Miles Sanders prepares himself to replace now-gone Saquon Barkley

Miles Sanders (24) of Penn State University Football runs the ball in an NCAA game against the University of Michigan. (Associated Press Photo)

UNIVERSITY PARK — Miles Sanders has waited his turn. He’s been patient. Worked hard behind the scenes. Learned what he could. Said all the right things.

He was the nation’s top running back recruit coming out of high school, but it just so happened that Saquon Barkley, the best running back in Penn State history, kept Sanders from getting much of an opportunity the past two years.

Barkley’s now in the NFL, and it’s time to find out what Sanders can do.

He was asked exactly that during media day Saturday: What can he do as Penn State’s starting running back.

“Be Miles Sanders,” he said. “I’m not trying to be nobody else but me. I’m just trying to get comfortable on the field. As soon as that happens, I hope the sky’s the limit.”

Barkley certainly left big shoes to fill, but Sanders knows he now has a chance to create his own legacy with the Nittany Lions.

“I can’t wait,” he said. “I don’t like doing too much talking. That’s never been me. I’m just ready to show what I can do. Show the Big Ten. Show everybody.”

And what exactly can he show them?

“Very explosive, very fast, very elusive,” Sanders said of his skills. “Just ready to get the job done to help this team win.”

In a lot of ways, the Barkley-Sanders situation is how college football is supposed to work. A kid dominates in high school and has a chance to be a college star, but first he has to learn from an established veteran already on the team.

Alabama has been the perfect example of that for years, with such remarkable depth that it allows prized recruits to come in and learn the ropes from upperclassmen. The young guys don’t have as much pressure right away, which gives them time to develop physically and mentally.

Sanders has gotten some playing time the past two years, but by and large that time was spent watching Barkley and learning from him.

“I just sat back and saw how Saquon handled it. He handled it pretty well,” Sanders said.

“Just watching him take care of himself off the field and on the field, the way he does his interviews, the way he practices, the whole thing. I just sat back and watched. It seems like I watched from the best.”

Sanders had 31 carries for 191 yards and two touchdowns last season, after getting 25 carries for 184 yards and one score as a true freshman in 2016. He’s also caught eight passes for 54 yards and one touchdown over the two years.

This season, Sanders likely will be getting close to 20 carries per game, and anything less than 1,000 yards rushing would be both a surprise and a disappointment.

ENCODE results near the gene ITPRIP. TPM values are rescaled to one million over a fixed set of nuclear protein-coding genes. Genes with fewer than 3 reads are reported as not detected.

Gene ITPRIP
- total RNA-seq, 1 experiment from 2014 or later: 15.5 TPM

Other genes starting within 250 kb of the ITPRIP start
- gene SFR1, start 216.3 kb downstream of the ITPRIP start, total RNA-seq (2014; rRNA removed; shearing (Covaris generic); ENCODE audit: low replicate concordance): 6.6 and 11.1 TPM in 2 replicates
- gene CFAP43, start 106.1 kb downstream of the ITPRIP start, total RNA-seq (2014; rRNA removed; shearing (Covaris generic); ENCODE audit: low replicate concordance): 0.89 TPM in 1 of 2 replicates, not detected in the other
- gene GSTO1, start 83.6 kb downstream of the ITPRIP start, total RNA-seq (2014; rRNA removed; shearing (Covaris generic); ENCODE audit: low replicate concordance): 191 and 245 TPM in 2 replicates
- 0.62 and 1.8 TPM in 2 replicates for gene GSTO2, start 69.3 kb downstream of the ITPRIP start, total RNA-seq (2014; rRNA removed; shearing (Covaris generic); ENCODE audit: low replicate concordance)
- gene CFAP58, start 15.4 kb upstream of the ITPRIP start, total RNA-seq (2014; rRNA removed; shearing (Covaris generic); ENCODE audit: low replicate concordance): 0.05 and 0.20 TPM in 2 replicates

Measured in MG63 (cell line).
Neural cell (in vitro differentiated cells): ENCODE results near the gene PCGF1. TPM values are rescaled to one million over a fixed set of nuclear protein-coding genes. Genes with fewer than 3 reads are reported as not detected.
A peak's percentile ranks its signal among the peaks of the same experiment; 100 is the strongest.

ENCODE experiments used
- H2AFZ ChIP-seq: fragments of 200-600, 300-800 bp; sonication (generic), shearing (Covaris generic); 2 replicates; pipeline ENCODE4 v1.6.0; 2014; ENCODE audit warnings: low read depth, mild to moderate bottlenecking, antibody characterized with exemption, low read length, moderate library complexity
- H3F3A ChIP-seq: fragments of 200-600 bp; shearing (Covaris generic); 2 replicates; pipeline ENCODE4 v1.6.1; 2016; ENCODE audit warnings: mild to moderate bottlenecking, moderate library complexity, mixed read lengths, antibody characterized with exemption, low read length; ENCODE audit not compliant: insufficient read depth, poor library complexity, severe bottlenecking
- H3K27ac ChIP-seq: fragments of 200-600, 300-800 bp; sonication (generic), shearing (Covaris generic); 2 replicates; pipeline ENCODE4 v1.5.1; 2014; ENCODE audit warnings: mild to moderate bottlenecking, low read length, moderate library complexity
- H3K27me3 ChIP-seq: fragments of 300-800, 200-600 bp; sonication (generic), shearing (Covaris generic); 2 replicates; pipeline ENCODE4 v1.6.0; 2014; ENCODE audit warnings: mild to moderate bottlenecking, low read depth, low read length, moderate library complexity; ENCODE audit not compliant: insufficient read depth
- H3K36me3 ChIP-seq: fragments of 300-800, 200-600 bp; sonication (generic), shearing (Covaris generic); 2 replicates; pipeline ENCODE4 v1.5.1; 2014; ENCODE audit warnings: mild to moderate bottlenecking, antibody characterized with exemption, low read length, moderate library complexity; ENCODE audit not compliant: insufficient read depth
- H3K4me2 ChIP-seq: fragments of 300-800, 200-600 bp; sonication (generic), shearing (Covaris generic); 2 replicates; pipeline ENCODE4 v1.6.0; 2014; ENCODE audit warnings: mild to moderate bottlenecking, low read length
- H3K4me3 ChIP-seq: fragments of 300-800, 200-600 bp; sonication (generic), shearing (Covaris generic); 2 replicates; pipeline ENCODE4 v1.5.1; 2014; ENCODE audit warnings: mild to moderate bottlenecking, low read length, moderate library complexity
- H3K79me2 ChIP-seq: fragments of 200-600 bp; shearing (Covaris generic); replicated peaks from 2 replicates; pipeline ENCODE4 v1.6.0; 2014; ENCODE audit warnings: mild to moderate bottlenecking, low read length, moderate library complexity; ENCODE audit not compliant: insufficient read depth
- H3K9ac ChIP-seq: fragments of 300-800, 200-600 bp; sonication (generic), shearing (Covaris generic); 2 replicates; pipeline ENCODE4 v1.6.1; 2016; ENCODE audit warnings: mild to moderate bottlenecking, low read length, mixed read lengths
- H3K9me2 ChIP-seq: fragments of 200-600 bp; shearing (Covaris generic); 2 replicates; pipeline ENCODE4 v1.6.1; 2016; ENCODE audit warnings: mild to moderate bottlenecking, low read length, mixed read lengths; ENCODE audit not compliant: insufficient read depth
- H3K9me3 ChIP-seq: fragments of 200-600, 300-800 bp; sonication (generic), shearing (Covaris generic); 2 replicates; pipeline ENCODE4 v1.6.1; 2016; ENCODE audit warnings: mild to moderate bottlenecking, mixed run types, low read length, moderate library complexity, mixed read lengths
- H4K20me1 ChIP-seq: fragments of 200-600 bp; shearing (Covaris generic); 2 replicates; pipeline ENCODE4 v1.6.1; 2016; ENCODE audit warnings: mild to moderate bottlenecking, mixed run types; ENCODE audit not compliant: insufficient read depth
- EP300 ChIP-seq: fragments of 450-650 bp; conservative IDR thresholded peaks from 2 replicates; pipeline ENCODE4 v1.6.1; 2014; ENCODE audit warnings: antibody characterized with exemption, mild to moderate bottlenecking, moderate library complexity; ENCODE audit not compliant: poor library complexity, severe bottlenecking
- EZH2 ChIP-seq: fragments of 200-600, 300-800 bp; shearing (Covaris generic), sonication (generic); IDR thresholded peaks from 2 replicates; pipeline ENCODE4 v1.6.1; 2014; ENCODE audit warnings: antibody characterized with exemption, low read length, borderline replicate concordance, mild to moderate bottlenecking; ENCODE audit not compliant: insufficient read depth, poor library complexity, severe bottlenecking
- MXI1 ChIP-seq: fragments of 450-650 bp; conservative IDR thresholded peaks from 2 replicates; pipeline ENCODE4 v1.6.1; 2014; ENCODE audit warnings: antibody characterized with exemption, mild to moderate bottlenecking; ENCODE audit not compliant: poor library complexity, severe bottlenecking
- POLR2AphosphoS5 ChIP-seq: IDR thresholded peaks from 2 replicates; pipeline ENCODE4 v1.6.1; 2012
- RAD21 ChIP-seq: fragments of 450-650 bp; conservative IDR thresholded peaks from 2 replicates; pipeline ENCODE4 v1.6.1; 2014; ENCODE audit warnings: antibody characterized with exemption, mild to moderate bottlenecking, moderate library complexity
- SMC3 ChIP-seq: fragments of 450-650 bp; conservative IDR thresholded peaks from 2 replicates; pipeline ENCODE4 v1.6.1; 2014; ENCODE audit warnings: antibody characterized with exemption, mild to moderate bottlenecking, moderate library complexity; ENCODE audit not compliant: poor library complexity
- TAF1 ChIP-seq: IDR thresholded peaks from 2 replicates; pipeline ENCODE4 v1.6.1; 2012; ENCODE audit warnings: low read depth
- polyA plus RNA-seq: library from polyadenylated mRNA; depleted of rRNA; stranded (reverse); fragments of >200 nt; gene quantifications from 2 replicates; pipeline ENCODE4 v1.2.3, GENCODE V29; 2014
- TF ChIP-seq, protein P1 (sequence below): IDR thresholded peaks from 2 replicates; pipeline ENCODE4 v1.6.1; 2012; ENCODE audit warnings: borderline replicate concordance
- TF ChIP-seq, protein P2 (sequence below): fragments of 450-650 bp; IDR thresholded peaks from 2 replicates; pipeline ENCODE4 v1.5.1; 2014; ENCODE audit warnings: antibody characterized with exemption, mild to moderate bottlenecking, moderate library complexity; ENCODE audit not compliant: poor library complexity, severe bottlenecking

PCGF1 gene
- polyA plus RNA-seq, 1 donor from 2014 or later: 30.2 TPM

“Obviously very talented guy,” coach James Franklin said. “Been very fortunate to have an opportunity to practice and train and learn from and learn with Saquon Barkley, and now is his time.

“As you can imagine, he’s very hungry. He’s very hungry for the opportunity.”

Franklin also praised Sanders’ maturity and steady performance since he arrived on campus.

Sanders said he has evolved a lot since getting to college, and the first step was figuring out he couldn’t succeed simply on talent alone like in high school.

“You’ve got to have knowledge on the field on this level and have the whole package,” he said. “You can’t just be an athlete. You’ve got to be smart on the field. You’ve got to take care of your body. You’ve got to put in that extra work if you want to be the best.”

One of the things that made Barkley so good at PSU was his outstanding pass-catching abilities. Sanders has a long ways to go in that regard, and he knows it.

“I think my main problem was catching out of the backfield,” he said, “so that’s what I’ve been really focusing on this summer is try to be that all-around back.”

That doesn’t just mean on the field, either. Barkley was a tremendous leader on the squad, something else Sanders was able to watch the past two years so that he can assume that role.

“The one thing I’ve seen from Miles that’s changed is he’s assumed a leadership role, and that’s been really, really good,” offensive coordinator Ricky Rahne said.

“He’s a guy who has always been a little bit in the background for obvious reasons, but I think he’s stepped out and really gone into a leadership role. That’s critical for our football team. We want as many leaders as you can possibly get.”


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